If drunk drivers think they're seeing double the number of police on Kenai Peninsula roads in the next several months, they may be right.
People driving under the influence are being put on notice under a statewide law enforcement effort called, "You drink and drive, you lose."
Kenai police will put extra officers on patrol looking for drunk drivers this weekend, the fourth week of a 10-month program that began over the July 4 weekend and continues through April 2006.
Soldotna police had extra officers patrolling for violators during the Independence Day weekend and arrested four drunk drivers, cited three motorists for seat belt violations, stopped four speeders, issued a summons for a drug offense and a weapons violation and charged one alleged drunk driver with chemical test refusal.
Funded by a federal grant through the Alaska Highway Safety Planning Agency, police and Alaska State Troopers throughout the state are volunteering to work overtime in jurisdictions including the Kenai Peninsula, on a rotating basis.
One weekend they'll be in Kenai, another weekend in Seward, another in Soldotna and another in Homer, according to trooper spokesman Greg Wilkinson.
As funding is available, the extra DUI patrol efforts also will focus on major holiday weekends including Labor Day, Halloween, Christmas, New Years and St. Patrick's Day, according to Kenai Police Sgt. Gus Sandahl.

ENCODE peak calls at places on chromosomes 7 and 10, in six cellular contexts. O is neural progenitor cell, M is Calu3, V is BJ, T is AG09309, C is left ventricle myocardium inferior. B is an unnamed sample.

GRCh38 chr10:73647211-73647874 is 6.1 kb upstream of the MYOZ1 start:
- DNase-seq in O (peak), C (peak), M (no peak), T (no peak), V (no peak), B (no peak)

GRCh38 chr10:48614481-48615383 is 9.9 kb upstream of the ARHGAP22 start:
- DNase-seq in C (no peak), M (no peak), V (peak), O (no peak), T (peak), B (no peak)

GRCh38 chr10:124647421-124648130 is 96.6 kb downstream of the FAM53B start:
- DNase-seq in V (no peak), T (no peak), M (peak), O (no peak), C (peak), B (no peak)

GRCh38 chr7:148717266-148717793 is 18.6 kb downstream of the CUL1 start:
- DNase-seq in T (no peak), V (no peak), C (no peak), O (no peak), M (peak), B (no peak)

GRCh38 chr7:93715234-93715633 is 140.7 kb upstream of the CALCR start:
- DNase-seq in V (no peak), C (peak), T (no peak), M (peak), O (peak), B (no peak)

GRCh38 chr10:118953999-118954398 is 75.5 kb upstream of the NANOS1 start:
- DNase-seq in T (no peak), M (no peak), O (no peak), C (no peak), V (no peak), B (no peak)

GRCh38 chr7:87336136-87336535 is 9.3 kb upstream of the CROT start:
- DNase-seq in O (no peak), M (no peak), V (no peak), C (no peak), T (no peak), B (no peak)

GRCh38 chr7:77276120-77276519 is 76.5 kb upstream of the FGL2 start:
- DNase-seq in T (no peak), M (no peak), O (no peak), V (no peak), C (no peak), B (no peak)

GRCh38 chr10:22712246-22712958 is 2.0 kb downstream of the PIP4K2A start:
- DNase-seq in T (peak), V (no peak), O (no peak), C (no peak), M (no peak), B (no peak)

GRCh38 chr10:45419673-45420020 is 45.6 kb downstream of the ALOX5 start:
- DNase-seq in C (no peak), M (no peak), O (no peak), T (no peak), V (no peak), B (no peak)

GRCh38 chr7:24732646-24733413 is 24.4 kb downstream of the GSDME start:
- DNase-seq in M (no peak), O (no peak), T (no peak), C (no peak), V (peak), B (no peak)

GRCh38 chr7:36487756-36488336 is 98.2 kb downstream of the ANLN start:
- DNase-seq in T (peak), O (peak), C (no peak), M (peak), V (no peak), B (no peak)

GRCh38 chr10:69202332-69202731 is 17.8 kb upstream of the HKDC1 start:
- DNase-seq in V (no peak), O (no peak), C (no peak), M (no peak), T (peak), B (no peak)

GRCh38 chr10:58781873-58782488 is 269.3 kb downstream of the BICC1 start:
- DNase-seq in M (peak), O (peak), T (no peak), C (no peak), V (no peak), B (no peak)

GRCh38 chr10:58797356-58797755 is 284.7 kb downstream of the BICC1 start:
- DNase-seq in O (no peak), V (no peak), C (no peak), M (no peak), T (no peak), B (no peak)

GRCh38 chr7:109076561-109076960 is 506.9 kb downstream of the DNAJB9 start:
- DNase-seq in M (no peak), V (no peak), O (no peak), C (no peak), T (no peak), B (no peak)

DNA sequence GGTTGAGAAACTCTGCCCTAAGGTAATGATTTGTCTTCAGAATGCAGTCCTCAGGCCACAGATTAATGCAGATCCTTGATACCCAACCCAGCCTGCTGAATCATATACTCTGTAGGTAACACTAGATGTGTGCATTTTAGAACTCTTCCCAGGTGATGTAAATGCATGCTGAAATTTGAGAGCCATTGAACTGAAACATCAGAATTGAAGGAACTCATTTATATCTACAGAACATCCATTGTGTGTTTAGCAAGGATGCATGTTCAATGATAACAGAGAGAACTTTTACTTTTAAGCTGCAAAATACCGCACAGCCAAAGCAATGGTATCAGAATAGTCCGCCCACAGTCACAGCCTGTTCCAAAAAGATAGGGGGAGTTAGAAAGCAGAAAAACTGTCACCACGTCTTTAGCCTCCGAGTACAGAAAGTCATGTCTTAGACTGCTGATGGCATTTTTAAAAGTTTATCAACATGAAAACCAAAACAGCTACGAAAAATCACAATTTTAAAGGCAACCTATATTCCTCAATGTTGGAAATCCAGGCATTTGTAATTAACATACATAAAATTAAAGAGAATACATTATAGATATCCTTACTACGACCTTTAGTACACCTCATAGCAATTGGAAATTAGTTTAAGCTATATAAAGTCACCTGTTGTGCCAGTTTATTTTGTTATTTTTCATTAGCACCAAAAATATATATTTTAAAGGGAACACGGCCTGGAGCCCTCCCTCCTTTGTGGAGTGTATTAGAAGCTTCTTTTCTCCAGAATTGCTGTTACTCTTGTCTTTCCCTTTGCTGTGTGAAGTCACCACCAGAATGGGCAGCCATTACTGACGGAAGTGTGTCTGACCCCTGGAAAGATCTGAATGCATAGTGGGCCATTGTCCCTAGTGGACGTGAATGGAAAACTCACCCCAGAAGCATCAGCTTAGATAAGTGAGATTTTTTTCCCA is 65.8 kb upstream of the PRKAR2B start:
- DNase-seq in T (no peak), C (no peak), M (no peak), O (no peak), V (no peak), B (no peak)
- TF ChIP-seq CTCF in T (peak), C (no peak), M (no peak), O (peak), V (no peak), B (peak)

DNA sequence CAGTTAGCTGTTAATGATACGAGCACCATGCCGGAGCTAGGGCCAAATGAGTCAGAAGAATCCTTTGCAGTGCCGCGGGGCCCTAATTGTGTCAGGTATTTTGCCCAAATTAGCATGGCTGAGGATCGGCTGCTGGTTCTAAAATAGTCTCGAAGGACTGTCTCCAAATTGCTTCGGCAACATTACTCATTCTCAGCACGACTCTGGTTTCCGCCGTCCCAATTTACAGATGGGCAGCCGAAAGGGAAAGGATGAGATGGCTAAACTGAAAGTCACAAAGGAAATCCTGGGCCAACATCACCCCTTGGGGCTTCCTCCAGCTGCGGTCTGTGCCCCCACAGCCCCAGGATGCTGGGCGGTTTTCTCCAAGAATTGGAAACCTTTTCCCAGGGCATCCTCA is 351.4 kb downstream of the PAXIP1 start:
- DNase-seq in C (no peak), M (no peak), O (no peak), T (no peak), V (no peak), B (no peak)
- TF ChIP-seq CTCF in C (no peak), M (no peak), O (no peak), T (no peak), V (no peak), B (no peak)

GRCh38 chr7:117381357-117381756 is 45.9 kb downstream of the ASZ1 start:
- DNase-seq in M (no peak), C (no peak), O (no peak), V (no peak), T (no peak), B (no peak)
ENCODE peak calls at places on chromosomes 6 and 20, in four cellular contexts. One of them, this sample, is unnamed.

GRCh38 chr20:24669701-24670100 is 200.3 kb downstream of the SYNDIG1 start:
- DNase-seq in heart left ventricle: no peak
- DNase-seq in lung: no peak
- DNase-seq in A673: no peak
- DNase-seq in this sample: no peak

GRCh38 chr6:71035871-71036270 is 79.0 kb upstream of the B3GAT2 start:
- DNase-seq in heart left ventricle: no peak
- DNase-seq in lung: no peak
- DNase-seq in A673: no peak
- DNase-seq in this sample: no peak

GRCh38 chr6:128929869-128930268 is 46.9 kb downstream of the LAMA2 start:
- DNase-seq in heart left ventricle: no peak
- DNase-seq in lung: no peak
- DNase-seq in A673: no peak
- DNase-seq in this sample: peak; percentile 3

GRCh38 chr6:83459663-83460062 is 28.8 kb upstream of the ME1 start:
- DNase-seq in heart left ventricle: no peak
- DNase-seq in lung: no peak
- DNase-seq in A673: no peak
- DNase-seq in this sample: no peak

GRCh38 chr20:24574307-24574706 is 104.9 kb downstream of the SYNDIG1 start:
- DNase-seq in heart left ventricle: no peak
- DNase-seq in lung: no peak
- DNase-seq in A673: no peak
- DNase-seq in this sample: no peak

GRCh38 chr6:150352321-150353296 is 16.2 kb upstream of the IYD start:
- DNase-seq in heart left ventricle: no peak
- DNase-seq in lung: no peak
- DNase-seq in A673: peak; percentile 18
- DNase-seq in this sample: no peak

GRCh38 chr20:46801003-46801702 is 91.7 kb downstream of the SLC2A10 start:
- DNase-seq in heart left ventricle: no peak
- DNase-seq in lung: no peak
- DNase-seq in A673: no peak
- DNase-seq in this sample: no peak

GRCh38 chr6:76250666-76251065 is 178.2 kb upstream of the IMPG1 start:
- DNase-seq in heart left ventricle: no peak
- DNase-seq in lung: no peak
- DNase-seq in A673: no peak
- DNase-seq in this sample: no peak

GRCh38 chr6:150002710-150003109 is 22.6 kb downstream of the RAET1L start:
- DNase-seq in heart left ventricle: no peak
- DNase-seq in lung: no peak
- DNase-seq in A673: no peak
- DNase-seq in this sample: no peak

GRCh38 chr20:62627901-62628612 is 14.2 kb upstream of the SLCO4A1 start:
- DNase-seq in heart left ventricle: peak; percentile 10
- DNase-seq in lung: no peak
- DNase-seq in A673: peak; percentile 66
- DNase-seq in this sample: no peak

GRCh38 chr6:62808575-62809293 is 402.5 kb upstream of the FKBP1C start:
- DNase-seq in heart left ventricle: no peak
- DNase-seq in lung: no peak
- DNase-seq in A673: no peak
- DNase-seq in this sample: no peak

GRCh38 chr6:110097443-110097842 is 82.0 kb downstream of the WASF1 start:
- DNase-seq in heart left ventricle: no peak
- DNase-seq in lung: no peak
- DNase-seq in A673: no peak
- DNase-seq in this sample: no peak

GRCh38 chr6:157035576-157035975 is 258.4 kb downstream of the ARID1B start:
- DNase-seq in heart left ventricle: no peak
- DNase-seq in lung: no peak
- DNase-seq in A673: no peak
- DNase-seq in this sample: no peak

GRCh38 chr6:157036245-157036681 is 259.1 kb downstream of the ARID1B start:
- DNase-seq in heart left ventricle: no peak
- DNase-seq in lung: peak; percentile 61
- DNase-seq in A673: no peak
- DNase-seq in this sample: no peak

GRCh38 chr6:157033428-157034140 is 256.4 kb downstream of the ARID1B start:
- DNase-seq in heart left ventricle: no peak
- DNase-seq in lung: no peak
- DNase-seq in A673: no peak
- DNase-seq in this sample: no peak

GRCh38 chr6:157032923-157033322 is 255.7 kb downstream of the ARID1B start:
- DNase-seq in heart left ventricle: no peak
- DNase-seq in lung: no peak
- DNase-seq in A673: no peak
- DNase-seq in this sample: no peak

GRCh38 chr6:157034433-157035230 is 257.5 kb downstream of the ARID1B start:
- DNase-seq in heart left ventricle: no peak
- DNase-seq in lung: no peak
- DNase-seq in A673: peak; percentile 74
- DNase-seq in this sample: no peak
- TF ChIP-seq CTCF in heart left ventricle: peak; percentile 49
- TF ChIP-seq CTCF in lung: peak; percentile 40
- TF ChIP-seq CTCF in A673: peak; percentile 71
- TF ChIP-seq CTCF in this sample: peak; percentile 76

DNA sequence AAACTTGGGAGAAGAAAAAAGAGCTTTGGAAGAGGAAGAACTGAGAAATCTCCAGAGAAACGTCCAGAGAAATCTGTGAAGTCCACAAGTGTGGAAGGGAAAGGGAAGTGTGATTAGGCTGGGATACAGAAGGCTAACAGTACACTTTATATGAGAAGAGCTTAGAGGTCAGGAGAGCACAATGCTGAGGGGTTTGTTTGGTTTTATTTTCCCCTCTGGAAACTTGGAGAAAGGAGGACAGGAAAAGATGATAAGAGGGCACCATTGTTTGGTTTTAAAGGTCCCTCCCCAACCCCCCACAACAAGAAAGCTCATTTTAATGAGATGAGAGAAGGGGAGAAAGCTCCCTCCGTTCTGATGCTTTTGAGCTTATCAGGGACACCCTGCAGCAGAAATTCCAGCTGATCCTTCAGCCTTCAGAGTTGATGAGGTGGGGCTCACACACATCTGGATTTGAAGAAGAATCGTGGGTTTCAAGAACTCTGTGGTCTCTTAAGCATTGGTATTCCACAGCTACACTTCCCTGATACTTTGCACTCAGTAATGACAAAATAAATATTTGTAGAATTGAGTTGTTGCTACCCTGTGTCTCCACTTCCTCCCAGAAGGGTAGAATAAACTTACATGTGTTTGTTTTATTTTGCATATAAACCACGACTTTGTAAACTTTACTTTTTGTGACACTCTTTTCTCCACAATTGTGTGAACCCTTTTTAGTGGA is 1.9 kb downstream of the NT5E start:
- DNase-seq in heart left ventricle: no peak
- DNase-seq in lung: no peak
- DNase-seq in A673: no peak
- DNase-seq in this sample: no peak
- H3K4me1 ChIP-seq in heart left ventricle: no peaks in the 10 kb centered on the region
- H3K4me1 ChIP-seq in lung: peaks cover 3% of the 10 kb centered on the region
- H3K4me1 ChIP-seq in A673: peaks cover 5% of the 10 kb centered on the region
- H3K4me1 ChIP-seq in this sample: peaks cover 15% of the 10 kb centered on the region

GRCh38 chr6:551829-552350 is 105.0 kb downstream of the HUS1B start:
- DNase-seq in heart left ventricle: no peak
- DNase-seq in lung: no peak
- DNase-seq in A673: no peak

In Soldotna, Police Chief John Lucking Jr. said two extra officers will be on duty one weekend per month through April, in addition to the holiday weekend.
Lucking said the extra officers will work during peak DUI hours on Friday and Saturday nights.
"We're not going to be parking in restaurant and bar parking lots trying to catch people," Lucking said, and added that no DUI checkpoints are being planned at this time.
Soldotna Police Sgt. Marvin Towell said between that agency, Kenai police, troopers, Homer and Seward police, some agency will do extra DUI patrols somewhere on the peninsula every weekend.
As in Soldotna, Kenai police will have two extra patrols of five hours each on duty looking specifically for drunk drivers.
Wilkinson said the trooper DUI team, based in Palmer, also will work under the (grant) program each weekend, but in a variety of different locations.
Before the "You drink and drive, you lose" campaign went into effect, Wilkinson said alcohol was a factor in 53 percent of fatal car crashes in Alaska in 2001.
In 2002, the number dropped to 41 percent; in 2003 it was 33 percent, dipping below the national average of 40 percent; and in 2004, alcohol was a factor in 31 percent of the fatal car crashes in Alaska.
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